|Designer||Biggers, Scarbrough, Neal, Crisp & Clark|
|Seat Information||The legislation creating Chattahoochee County named James R. Love, William Bagby, David M. Glann, William Wooldrige, and Joshua M. Cook as commissioners to locate a site for the county seat, purchase the land, lay it off into town lots, sell the land, and use the proceeds for construction of public buildings (Ga. Laws 1853-54, p. 288). According to Kenneth Krakow, the commissioners designated the site of the county seat on April 10, 1854, and named it Cusseta, after the former Creek town and trading post of the same name. In an act of Dec. 22, 1855, the General Assembly incorporated Cusseta and designated it as permanent county seat (Ga. Laws 1855-56, p. 362).|
|Courthouse Details||At some point after Cusseta was designated county seat, Chattahoochee County officials had the county's first courthouse erected there. A large, two-story wooden structure, the old courthouse was moved in 1974 to Westville, a composite 1850-era Georgia town consisting of restored houses and other structures in neighboring Stewart County. Here, under the sponsorship of the State Bar of Georgia, the old Chattahoochee County courthouse was restored to its original appearance. In 1975, county officials built a new one-story brick courthouse, followed by the larger county government office building adjacent to the courthouse in 1976.|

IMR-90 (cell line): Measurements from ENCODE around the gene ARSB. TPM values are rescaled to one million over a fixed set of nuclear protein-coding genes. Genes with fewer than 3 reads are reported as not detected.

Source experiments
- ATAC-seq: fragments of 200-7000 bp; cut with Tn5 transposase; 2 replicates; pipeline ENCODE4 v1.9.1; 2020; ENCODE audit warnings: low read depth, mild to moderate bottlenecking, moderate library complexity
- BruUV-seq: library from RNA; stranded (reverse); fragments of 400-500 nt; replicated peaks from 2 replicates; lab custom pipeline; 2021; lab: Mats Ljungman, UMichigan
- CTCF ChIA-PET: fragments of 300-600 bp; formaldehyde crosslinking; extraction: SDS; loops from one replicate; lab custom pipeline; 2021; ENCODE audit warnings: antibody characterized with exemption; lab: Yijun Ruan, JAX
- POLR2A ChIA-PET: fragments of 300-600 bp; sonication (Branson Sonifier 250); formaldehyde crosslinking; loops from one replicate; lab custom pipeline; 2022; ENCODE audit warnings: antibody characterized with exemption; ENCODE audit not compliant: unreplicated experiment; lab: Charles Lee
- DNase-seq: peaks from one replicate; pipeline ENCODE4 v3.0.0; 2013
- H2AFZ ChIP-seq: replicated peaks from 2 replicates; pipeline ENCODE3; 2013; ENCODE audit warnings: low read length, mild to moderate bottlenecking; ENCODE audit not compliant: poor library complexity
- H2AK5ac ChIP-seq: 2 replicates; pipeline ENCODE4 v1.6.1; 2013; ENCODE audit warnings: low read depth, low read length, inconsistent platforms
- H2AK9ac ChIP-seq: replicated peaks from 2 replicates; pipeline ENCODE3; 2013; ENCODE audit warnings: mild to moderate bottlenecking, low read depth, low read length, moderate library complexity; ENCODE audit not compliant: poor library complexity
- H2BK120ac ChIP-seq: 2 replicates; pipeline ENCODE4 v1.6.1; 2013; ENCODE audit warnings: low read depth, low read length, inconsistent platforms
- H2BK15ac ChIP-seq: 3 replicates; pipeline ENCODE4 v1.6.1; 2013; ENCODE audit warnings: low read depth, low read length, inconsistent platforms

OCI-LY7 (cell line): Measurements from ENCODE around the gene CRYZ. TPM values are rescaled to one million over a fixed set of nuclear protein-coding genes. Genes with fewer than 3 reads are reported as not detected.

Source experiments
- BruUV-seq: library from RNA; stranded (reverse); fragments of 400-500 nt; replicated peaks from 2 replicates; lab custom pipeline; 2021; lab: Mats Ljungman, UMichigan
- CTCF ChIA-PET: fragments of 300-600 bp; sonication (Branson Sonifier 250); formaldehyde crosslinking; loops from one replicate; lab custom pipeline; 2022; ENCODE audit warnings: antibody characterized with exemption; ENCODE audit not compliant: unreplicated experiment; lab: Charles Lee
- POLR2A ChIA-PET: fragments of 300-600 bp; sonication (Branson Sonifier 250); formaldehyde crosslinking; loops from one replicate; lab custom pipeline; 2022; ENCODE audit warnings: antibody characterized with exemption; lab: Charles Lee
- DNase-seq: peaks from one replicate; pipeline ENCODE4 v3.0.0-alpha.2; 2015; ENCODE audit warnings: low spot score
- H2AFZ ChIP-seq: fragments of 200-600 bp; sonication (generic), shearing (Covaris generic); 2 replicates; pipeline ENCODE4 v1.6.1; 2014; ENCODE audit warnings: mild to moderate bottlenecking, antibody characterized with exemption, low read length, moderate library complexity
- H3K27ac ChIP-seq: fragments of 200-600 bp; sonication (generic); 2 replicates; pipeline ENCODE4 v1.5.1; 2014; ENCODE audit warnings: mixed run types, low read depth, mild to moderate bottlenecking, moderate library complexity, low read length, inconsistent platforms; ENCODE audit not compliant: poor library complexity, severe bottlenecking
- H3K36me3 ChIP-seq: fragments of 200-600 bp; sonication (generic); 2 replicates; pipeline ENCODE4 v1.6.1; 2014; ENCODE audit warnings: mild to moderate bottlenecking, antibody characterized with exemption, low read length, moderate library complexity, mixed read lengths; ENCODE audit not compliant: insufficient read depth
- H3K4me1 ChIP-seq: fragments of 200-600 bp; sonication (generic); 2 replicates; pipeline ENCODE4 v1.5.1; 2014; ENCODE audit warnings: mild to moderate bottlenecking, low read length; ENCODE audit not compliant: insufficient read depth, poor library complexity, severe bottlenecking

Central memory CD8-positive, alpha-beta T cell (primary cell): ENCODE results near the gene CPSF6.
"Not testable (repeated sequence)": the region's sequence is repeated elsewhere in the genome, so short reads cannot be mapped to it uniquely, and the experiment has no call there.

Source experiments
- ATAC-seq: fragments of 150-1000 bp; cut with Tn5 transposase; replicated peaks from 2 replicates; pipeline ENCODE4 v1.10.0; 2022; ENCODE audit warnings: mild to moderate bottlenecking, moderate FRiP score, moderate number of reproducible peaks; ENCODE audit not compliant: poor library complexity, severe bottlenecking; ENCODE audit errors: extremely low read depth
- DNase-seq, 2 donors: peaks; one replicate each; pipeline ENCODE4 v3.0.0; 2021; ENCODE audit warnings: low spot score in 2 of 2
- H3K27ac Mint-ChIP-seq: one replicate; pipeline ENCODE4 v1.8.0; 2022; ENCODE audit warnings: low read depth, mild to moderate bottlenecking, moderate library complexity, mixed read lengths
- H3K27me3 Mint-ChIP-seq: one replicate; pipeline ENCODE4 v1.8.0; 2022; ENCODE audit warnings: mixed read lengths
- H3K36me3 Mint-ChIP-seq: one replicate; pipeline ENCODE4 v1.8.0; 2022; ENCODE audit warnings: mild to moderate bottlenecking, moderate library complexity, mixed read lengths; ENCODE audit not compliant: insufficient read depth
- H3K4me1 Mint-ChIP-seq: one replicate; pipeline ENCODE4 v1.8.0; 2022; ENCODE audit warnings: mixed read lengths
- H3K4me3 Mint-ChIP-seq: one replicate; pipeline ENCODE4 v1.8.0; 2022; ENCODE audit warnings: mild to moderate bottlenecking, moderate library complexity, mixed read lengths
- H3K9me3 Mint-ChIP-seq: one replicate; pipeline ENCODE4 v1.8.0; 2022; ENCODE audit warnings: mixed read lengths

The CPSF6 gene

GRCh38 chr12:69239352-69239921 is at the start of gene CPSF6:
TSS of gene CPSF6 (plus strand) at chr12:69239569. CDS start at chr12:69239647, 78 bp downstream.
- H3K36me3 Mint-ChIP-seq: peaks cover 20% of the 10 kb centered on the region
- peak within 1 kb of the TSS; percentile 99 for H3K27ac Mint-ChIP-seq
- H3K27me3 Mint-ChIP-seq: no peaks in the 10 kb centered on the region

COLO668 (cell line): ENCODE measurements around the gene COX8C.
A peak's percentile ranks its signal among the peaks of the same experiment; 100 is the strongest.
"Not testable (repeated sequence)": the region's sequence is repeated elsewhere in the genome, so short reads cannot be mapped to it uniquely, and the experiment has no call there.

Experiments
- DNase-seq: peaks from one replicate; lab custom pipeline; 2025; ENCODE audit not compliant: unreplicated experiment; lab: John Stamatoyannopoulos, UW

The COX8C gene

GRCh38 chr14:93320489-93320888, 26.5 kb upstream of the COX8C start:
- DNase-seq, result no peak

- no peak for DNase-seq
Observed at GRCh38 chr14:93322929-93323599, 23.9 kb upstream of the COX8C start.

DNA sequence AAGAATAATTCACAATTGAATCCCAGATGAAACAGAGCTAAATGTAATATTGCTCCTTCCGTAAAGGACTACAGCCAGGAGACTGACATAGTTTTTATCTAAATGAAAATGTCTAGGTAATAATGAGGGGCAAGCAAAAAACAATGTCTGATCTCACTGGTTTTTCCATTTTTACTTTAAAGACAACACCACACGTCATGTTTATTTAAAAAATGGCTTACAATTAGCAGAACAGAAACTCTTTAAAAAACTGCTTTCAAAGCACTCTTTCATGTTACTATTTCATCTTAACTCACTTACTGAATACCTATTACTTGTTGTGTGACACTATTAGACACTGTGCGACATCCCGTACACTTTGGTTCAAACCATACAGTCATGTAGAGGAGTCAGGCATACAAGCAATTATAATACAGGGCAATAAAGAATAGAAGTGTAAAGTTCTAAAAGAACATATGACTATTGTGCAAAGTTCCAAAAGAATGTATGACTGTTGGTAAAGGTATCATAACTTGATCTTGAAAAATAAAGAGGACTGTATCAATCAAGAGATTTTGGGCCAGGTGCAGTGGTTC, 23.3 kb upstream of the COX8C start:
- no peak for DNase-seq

|County Area||251.2 Square Miles|
Chattahoochee County was created on Feb. 13, 1854 by an act of the General Assembly (Ga. Laws 1853-54, p. 288). Created from Muscogee and Marion counties, Chattahoochee County’s original boundaries were specified as:
. . . to commence in the centre of the mouth of Upatoi Creek at the Chattahoochee River, thence up the centre of said Upatoi Creek to the old original line of Talbot County, thence South embracing two ranges of lots of land in Marion County, thence along the line dividing Muscogee and Stewart Counties to the Chattahoochee River, thence up the Chattahoochee River to the point of beginning.
Georgia’s 109th county was named for the Chattahoochee River, which forms its western boundary.
|Web Site||Visit Web Site|
|Legal Organ||The Stewart-Webster Journal|
|Chamber of Commerce Web Site||Visit Web Site|